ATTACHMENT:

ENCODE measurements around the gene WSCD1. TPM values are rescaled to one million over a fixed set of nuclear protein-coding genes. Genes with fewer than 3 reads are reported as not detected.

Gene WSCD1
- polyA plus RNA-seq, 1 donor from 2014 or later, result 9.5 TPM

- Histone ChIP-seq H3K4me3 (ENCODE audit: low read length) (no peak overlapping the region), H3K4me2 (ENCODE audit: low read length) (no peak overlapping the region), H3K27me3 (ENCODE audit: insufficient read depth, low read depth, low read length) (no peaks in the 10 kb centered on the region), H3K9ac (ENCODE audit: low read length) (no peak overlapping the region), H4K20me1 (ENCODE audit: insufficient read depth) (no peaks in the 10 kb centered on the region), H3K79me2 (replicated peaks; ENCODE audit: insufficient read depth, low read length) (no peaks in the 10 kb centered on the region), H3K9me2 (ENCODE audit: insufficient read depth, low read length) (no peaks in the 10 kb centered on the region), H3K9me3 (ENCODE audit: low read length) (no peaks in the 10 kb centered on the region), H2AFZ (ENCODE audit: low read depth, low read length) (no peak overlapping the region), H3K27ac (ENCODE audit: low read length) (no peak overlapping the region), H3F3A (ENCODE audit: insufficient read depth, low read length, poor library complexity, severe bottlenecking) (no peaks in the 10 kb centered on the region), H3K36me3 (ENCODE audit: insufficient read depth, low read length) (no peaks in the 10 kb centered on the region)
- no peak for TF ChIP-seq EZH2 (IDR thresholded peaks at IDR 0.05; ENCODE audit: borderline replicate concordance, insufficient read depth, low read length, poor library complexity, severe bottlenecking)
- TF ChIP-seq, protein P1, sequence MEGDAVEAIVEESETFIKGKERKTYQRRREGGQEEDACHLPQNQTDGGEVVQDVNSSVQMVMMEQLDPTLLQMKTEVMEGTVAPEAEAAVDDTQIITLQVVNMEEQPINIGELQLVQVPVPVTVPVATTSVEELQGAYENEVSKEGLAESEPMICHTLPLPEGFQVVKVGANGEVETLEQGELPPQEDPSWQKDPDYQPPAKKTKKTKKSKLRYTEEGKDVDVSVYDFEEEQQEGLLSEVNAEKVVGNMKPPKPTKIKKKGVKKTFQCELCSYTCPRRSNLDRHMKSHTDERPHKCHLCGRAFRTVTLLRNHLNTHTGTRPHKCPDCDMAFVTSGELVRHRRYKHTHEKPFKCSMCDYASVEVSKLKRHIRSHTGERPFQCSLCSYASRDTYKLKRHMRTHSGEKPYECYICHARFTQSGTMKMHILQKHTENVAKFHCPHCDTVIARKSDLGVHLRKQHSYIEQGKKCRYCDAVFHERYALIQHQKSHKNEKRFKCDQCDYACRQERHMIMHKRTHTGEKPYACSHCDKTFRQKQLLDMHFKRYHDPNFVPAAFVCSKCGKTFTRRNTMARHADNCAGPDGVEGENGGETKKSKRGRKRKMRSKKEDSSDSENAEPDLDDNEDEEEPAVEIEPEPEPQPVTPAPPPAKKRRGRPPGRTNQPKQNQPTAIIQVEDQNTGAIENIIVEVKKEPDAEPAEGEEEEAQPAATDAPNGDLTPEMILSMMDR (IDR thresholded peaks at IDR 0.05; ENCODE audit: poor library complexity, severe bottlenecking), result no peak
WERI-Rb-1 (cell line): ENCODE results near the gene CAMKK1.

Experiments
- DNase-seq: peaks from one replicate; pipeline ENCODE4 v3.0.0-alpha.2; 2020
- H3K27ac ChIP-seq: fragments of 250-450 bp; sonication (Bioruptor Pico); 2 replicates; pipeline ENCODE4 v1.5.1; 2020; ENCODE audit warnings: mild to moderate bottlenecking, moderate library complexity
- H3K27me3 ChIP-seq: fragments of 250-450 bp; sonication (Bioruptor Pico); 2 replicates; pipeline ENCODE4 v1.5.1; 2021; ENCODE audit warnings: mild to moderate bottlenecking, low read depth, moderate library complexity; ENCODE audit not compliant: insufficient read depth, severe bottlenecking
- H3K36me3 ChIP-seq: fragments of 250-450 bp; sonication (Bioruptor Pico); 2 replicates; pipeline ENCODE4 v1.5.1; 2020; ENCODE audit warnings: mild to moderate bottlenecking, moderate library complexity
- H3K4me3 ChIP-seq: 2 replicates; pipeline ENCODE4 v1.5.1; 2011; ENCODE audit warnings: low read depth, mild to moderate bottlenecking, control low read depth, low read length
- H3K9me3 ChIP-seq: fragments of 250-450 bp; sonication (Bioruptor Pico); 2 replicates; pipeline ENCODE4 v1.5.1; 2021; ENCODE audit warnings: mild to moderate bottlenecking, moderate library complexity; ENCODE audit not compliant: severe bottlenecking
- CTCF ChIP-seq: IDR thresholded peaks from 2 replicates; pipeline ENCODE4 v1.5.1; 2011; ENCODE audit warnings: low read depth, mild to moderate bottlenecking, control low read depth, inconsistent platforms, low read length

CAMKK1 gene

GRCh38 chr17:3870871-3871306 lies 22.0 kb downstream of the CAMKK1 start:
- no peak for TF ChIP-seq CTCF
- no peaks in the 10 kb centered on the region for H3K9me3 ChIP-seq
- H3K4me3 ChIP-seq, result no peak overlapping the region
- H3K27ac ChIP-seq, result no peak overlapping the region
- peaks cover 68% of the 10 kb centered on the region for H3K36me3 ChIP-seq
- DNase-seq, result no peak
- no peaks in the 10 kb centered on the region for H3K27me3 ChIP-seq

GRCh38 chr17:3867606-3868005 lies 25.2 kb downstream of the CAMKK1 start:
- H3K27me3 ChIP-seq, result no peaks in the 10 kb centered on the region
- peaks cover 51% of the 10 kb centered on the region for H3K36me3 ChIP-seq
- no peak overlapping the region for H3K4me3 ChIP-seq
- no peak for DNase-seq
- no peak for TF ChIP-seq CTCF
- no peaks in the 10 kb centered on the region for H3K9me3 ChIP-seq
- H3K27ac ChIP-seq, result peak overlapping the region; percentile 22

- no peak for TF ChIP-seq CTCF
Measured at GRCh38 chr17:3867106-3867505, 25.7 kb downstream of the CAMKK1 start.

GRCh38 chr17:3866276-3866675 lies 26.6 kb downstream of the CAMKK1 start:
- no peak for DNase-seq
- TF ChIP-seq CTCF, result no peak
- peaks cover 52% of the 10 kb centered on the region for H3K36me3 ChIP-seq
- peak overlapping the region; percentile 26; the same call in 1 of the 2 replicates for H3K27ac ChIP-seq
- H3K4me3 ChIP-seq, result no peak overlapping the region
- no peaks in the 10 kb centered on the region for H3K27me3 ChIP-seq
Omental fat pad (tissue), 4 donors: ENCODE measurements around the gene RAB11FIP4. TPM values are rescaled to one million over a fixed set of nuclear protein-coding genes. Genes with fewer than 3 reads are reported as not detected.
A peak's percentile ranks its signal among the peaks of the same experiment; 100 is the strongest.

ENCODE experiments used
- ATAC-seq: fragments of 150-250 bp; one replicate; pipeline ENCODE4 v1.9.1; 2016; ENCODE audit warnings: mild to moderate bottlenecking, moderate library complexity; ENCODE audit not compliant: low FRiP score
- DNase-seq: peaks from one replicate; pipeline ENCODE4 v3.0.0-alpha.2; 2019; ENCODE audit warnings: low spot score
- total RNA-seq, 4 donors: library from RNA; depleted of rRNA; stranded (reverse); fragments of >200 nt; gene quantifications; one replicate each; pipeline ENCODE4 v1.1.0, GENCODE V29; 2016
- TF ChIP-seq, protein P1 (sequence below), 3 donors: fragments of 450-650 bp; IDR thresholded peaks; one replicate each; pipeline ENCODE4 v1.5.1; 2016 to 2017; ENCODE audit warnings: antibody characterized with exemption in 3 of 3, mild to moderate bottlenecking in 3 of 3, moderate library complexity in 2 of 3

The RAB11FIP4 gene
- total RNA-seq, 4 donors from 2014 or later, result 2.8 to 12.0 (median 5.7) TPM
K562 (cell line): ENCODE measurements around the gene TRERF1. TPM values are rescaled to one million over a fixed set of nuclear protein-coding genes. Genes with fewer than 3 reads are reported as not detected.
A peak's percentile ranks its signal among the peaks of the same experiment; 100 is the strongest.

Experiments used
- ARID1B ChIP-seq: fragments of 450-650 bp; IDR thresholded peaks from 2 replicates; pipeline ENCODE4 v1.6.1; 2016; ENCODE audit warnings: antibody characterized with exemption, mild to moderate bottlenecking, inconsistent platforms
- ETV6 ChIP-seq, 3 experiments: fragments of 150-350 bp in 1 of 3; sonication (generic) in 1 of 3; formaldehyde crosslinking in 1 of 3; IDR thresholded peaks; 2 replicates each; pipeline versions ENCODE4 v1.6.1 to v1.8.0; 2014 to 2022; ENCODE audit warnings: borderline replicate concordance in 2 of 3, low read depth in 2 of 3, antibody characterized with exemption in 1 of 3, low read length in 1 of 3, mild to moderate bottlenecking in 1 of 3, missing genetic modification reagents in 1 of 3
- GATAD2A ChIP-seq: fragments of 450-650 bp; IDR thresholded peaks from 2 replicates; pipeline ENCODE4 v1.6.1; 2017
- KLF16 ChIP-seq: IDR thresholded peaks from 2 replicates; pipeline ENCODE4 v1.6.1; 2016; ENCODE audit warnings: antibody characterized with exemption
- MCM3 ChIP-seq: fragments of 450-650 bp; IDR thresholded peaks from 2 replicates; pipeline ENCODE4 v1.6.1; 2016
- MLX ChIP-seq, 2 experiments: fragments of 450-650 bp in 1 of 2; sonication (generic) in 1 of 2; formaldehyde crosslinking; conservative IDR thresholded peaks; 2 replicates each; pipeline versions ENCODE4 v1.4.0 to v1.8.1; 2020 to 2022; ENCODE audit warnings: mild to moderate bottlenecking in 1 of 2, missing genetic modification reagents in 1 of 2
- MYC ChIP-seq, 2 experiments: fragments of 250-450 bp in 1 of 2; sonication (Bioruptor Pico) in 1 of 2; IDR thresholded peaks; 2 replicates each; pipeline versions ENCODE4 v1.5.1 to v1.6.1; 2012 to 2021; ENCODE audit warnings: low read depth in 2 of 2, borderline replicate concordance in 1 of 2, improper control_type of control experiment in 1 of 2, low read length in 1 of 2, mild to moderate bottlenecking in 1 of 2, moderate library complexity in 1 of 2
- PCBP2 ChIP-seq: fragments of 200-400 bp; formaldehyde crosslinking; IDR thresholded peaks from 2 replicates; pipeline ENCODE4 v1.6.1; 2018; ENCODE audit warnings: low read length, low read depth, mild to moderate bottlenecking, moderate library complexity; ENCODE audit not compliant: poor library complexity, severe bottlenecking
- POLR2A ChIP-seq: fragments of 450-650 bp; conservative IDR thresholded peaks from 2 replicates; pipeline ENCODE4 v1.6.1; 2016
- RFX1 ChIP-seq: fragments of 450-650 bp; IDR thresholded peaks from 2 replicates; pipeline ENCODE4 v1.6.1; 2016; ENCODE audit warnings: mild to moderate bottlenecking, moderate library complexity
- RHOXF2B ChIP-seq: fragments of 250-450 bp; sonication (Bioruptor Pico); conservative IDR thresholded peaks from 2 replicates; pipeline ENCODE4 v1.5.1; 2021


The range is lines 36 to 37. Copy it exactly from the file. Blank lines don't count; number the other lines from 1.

- no peak for DNase-seq
- TF ChIP-seq CTCF, result no peak